The somber, elegiac tones before President Obama’s oath of office at the inauguration on Tuesday came from the instruments of Yo-Yo Ma, Itzhak Perlman and two colleagues. But what the millions on the Mall and watching on television heard was in fact a recording, made two days earlier by the quartet and matched tone for tone by the musicians playing along.Lest any right-wing blowhards see this as cannon fodder, I should point out that George W. Bush did the same thing. I heard John Harbison, who in addition to his composing, is president of the Aaron Copland Fund for Music, tell this story: the Fund got a call from the Bush inaugural committee, who wanted to do an arrangement of "Fanfare for the Common Man" for heraldic trumpets (you know, the kind you always see in movies about the Roman Empire—hmmm). Anyway, they replied no, we'll license the original, but no arrangements. So at the inauguration, a recording of "Fanfare for the Common Man" was piped in while the heraldic trumpeters played, well, nothing. (Actually, given the Copland Fund's disinclination to allow occasional arrangements, I wondered if Williams' choice of "Simple Gifts" was not just an homage, but a deliberate replacement for Appalachian Spring.)
Given what little regard I've held for the rest of the previous administration's actions, the fact that I found that merely an amusing story is a good sign that I don't think there's much to last Tuesday's sleight-of-hand, either. Am I in a minority in not expecting presidential inaugurations to conform to the dictates of the Dogme 95 movement? But then, I've always regarded the theatrical nature of politics as intrinsic to the practice, not a dishonest added layer.
This is not to say that politics is nothing but stagecraft, but that effective politics is policy and stagecraft working together. It's been interesting to watch Obama's approach to stagecraft, especially the way that, as he's gotten closer to power, he's muted his talent for rhetorical flight: his convention acceptance speech was more sober than his keynote in 2004, and his inaugural address was more subdued than either. Obama seems to have an instinct for a fundamental rule of political theater: the inverse relationship between the effortfulness of stagecraft and the perception of substantive policy. Compare, for example, Bush's Bruckheimer/Simpson "Mission Accomplished" aircraft carrier adventure with Dwight D. Eisenhower's telegram announcing VE Day.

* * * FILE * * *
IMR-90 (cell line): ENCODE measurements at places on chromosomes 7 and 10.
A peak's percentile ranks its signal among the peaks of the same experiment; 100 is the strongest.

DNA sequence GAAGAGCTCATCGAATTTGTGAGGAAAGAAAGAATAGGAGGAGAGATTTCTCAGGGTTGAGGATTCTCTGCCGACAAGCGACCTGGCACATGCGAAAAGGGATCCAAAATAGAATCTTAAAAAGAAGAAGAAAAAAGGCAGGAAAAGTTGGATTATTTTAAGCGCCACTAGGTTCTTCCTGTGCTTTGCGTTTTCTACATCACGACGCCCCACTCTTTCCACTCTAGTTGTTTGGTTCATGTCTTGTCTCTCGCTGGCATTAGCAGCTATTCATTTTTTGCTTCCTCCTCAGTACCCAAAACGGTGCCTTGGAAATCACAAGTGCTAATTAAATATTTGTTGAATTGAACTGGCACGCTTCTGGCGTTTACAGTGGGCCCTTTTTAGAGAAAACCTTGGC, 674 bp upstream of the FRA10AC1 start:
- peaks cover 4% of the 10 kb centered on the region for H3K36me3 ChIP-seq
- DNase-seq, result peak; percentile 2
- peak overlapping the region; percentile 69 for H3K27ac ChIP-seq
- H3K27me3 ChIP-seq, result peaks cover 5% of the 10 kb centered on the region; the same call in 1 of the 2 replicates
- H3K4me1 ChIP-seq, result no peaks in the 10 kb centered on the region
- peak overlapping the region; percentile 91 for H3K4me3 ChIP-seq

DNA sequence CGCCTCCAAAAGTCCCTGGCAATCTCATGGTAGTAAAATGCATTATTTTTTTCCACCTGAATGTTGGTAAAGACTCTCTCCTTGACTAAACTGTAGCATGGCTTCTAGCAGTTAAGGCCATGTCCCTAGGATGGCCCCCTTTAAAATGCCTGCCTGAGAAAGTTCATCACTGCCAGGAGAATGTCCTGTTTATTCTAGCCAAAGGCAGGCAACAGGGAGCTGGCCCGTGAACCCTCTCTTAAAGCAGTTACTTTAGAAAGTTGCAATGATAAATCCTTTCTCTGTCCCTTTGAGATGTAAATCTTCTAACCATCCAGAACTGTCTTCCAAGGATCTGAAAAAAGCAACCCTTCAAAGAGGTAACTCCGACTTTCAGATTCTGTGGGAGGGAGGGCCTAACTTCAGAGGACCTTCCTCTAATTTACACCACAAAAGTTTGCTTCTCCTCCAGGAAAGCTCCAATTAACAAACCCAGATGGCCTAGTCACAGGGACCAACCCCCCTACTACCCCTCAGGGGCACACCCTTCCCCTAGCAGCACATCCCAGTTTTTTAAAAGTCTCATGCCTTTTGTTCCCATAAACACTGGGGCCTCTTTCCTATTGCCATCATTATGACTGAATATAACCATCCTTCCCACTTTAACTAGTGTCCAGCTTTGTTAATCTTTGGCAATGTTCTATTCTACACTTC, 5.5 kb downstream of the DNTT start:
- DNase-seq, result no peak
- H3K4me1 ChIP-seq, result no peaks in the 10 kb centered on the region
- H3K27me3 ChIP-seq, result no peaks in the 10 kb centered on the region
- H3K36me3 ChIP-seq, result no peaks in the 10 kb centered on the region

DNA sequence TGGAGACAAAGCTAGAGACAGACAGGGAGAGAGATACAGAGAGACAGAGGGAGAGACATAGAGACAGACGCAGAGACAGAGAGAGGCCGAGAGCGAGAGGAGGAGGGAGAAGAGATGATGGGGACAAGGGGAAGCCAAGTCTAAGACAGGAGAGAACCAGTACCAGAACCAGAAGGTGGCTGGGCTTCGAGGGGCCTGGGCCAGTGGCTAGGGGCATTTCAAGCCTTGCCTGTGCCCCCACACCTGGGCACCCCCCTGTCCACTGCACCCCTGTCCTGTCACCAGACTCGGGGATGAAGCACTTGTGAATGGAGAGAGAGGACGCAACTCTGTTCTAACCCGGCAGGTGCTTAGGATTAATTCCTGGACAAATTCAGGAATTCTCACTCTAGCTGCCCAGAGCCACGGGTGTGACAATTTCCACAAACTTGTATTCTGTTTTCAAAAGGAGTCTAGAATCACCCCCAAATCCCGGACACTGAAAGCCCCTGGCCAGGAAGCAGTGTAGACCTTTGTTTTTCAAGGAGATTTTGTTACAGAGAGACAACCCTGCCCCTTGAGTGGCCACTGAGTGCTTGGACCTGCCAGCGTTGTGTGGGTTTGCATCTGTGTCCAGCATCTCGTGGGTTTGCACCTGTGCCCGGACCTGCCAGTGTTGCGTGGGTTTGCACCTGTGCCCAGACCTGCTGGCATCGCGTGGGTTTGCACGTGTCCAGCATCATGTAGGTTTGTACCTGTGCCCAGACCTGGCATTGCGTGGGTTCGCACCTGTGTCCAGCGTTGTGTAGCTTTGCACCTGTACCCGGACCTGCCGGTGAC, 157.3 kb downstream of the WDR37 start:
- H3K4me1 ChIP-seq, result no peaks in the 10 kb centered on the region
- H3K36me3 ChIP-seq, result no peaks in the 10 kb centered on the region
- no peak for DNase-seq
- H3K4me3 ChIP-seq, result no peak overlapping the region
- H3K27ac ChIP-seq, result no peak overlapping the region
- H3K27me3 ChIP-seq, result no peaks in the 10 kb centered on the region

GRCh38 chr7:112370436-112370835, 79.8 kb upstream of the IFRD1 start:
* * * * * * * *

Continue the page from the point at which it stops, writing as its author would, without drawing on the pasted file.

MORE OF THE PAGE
In fact, while Obama has been garnering comparisons with JFK, I think Eisenhower might also be a useful model. Eisenhower is an interesting case: someone with a mastery of language (he wrote speeches for MacArthur, for gosh sakes) who nonetheless primarily used that mastery to avoid obvious rhetorical effects rather than indulge in them. (Even Ike's famously rambling press-conference answers, according to his press secretary, were purposeful obfuscations rather than aphasic incompetence.) The results weren't always satisfying—I wish he had taken an earlier and stronger position against McCarthyism, for example, and his approach to civil rights was sometimes excessively cautious—but, on the other hand, by the end of his term, McCarthy was gone, and Brown v. Board of Education happened on his watch.
Williams' "Air and Simple Gifts"—which I rather liked, for the record—was certainly more introspective and modest than triumphal, which might signal just how much of the "No-Drama Obama" culture of the campaign will be imported into the new administration. If they adopt some measure of Eisenhower's minimalist style, that'll be just as much of an aesthetic choice as non-stop stirring inspiration would be—there may be a deliberate attempt to save the rhetorical high notes for particular situations. (After all, Eisenhower's characterization of "the military-industrial complex" probably wouldn't have resonated so deep if he had been prone to tossing off a lapidary phrase like that once a day.) But given that even newsreel footage of FDR's fireside chats were re-staged and re-recorded, unless the purpose is fraudulent content, I'm not that concerned whether it's live or on tape.
Update (1/23): Mark Meyer offers an inaugural box of linguistic candy.